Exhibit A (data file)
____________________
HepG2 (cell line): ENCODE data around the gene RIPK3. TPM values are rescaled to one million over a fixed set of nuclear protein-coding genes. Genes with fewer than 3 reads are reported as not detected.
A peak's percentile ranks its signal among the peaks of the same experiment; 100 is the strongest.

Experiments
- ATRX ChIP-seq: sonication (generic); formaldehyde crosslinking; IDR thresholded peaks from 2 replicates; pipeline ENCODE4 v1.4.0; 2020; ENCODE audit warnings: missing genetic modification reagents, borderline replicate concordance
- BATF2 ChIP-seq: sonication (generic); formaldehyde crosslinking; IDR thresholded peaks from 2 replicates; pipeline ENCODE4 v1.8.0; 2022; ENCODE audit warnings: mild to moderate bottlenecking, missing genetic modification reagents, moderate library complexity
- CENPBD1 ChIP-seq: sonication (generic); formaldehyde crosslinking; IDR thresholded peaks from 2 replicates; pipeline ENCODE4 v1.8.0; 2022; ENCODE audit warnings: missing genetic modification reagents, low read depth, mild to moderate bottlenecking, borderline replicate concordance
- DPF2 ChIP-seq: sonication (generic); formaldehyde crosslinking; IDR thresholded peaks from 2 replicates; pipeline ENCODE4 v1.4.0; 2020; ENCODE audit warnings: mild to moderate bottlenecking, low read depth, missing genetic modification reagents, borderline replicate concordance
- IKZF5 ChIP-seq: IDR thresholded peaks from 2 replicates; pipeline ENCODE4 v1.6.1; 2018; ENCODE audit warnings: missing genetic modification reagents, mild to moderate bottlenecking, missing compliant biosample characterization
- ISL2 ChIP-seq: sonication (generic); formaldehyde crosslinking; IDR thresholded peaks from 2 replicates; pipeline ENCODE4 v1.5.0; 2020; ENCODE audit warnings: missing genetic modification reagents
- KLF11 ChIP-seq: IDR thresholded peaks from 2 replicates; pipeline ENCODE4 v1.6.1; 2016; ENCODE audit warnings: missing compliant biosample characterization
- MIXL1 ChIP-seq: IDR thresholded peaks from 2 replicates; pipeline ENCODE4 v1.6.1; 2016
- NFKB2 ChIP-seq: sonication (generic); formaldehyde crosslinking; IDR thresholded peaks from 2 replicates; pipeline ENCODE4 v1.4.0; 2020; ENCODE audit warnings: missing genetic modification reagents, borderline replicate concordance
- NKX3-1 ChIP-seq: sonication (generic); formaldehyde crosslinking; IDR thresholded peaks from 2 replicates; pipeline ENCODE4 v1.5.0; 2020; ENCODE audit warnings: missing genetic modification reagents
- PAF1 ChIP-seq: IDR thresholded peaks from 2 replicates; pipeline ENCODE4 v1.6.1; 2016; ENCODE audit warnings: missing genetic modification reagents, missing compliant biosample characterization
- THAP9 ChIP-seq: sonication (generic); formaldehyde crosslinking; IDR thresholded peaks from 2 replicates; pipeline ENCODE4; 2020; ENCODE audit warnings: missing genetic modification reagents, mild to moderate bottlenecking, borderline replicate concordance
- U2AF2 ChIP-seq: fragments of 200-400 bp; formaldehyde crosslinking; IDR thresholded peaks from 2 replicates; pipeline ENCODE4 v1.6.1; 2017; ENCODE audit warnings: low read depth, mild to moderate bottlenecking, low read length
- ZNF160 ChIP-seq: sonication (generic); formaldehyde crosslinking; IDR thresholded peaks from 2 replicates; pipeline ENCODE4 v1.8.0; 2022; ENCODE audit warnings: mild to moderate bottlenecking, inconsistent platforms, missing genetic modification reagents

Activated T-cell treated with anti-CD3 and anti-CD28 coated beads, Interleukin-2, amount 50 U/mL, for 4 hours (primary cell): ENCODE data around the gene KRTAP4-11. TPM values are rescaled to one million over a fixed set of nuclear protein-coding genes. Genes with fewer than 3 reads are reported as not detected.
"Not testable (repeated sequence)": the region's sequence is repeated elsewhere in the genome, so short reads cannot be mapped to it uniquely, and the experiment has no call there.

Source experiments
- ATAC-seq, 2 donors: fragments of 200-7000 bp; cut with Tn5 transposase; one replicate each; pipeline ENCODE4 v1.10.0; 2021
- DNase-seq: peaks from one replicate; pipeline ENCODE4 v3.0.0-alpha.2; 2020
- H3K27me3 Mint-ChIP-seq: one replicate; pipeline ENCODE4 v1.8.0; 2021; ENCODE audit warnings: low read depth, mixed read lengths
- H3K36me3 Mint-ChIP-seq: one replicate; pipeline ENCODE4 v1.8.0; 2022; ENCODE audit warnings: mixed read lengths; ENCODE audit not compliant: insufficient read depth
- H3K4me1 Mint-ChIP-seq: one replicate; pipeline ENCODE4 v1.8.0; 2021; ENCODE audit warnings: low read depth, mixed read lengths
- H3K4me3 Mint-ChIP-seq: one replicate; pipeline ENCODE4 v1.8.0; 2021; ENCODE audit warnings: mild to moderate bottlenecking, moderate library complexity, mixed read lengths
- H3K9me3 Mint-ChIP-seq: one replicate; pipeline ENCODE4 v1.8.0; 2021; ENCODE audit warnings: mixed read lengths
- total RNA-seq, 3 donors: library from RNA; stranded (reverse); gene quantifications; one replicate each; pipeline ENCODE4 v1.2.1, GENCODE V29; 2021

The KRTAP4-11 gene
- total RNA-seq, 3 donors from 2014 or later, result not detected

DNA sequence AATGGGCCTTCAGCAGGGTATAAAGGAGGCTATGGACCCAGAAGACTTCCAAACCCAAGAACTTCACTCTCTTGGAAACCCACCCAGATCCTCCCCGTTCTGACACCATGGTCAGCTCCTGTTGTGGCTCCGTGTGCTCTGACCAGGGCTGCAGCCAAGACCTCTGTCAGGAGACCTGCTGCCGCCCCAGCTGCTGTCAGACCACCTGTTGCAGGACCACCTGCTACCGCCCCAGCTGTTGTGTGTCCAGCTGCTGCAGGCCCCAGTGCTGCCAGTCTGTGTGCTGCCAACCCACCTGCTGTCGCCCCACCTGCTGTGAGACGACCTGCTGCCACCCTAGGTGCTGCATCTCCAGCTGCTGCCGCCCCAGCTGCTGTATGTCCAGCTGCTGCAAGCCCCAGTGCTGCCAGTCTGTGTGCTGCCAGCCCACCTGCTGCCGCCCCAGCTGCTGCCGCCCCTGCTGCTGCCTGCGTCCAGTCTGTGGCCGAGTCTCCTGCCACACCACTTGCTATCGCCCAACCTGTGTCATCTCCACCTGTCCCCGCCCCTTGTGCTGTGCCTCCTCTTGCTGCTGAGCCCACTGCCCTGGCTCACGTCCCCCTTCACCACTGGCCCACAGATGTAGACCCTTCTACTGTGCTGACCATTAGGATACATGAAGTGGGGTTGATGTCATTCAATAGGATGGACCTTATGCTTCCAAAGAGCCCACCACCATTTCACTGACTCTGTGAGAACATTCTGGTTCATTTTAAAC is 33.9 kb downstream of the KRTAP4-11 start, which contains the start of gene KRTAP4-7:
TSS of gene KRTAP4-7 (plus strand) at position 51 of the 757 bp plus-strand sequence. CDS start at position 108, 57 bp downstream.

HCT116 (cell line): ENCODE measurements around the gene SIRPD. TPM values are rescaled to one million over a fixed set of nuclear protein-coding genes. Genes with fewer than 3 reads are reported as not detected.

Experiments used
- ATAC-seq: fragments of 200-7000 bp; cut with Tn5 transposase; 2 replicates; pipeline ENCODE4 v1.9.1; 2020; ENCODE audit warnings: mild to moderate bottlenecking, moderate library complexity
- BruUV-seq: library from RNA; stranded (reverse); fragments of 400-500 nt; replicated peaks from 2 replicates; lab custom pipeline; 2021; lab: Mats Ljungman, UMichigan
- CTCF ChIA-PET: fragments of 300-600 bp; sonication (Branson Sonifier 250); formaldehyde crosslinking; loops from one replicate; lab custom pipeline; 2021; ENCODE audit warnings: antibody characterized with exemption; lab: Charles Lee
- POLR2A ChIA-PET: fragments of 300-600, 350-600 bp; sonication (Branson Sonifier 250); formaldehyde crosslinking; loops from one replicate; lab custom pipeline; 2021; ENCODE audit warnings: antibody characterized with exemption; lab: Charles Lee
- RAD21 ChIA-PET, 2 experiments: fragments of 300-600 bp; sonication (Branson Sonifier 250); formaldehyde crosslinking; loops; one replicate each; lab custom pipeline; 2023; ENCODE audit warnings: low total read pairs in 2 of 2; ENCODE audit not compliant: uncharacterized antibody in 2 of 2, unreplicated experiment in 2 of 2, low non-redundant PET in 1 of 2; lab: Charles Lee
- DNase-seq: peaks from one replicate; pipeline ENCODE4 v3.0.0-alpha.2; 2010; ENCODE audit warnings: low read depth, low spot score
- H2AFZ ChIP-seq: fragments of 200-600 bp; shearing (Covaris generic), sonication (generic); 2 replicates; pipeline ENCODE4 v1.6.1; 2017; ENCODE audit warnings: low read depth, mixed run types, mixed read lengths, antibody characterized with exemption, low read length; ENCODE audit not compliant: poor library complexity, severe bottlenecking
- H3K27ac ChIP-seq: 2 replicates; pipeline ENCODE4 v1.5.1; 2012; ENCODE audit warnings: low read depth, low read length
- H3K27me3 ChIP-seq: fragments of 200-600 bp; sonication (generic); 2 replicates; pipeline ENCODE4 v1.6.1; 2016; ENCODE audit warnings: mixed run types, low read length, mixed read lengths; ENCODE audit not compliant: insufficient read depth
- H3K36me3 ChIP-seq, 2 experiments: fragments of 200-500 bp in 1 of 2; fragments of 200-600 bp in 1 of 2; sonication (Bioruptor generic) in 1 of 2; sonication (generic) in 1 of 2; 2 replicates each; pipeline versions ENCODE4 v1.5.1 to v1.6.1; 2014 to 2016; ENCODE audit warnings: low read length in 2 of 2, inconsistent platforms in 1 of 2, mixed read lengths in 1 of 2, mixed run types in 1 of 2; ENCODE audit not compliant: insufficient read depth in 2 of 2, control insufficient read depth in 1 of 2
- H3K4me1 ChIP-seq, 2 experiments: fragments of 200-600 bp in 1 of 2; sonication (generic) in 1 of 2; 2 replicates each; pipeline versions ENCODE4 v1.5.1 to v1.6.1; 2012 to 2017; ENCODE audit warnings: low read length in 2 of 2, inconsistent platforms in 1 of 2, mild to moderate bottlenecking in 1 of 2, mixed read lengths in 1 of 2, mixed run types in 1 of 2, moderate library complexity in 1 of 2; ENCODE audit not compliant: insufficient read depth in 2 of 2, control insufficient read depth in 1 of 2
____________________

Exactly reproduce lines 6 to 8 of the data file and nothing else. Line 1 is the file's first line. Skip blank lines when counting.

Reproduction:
- CENPBD1 ChIP-seq: sonication (generic); formaldehyde crosslinking; IDR thresholded peaks from 2 replicates; pipeline ENCODE4 v1.8.0; 2022; ENCODE audit warnings: missing genetic modification reagents, low read depth, mild to moderate bottlenecking, borderline replicate concordance
- DPF2 ChIP-seq: sonication (generic); formaldehyde crosslinking; IDR thresholded peaks from 2 replicates; pipeline ENCODE4 v1.4.0; 2020; ENCODE audit warnings: mild to moderate bottlenecking, low read depth, missing genetic modification reagents, borderline replicate concordance
- IKZF5 ChIP-seq: IDR thresholded peaks from 2 replicates; pipeline ENCODE4 v1.6.1; 2018; ENCODE audit warnings: missing genetic modification reagents, mild to moderate bottlenecking, missing compliant biosample characterization